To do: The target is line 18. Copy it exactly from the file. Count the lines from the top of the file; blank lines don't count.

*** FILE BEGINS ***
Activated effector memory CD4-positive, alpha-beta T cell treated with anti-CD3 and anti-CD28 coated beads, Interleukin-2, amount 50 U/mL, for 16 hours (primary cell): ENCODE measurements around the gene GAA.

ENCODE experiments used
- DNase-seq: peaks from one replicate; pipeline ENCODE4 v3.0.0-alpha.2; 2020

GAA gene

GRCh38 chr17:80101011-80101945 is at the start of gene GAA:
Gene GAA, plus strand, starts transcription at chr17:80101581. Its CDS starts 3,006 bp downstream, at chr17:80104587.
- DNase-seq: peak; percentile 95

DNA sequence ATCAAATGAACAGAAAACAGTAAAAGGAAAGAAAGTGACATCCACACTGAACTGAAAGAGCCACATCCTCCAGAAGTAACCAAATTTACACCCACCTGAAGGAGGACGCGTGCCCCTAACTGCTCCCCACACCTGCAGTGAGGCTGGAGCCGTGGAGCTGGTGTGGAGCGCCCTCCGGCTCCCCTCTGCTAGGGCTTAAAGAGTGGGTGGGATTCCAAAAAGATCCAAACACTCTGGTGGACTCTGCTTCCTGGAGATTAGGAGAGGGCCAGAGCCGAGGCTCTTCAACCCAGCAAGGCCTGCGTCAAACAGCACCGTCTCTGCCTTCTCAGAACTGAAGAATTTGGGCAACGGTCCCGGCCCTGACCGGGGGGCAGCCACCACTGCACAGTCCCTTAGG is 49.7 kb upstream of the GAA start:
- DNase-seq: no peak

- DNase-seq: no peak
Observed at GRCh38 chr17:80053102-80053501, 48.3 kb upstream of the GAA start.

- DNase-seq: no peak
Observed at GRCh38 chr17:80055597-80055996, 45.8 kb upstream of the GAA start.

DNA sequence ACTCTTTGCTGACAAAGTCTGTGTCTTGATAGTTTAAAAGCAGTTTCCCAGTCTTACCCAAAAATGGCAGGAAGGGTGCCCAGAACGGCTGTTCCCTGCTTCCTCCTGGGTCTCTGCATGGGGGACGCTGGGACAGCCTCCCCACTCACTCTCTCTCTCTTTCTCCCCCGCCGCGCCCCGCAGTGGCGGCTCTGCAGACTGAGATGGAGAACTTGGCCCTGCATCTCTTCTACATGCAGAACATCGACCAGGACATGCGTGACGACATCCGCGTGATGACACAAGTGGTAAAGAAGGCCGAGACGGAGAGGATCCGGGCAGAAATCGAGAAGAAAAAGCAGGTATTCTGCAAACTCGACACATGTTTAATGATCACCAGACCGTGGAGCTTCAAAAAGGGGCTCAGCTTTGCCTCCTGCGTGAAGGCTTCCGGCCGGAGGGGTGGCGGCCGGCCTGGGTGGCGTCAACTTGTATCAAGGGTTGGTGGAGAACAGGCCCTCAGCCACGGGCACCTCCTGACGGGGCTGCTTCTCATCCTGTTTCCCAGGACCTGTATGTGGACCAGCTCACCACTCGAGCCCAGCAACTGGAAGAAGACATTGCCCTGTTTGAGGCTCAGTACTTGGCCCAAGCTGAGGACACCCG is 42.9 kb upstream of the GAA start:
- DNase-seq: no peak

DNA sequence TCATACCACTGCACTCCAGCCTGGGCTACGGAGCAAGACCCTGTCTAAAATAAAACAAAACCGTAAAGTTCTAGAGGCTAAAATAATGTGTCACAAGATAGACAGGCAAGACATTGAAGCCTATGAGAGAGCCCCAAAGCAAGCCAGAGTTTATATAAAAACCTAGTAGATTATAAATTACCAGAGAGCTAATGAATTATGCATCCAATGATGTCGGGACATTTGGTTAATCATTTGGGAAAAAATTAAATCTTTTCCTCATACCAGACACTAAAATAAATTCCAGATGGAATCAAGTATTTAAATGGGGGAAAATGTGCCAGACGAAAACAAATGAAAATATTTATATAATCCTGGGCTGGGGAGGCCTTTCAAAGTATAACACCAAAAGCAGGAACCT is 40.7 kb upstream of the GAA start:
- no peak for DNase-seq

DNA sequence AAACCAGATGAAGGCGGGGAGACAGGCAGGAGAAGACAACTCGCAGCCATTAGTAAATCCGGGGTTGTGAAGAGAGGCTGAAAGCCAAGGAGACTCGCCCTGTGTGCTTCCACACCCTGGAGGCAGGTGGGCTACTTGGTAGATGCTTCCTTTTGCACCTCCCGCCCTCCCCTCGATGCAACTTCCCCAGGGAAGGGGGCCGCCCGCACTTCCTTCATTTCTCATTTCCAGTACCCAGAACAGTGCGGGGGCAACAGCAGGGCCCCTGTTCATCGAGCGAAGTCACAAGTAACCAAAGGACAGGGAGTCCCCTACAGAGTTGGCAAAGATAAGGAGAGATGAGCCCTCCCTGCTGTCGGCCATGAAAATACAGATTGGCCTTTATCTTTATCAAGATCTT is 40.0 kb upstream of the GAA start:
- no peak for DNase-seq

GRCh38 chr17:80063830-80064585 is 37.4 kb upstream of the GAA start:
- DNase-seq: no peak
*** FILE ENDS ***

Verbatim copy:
DNA sequence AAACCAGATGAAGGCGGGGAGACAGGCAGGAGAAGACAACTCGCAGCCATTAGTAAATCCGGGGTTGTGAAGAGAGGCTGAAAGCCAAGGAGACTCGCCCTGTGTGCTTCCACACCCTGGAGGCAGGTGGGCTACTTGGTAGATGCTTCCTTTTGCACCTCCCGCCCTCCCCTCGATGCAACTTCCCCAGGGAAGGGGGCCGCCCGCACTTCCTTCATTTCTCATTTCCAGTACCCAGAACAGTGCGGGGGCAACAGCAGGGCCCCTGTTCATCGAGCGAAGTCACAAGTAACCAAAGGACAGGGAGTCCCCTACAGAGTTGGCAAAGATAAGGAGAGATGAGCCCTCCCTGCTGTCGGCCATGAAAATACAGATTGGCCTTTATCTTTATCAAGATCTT is 40.0 kb upstream of the GAA start: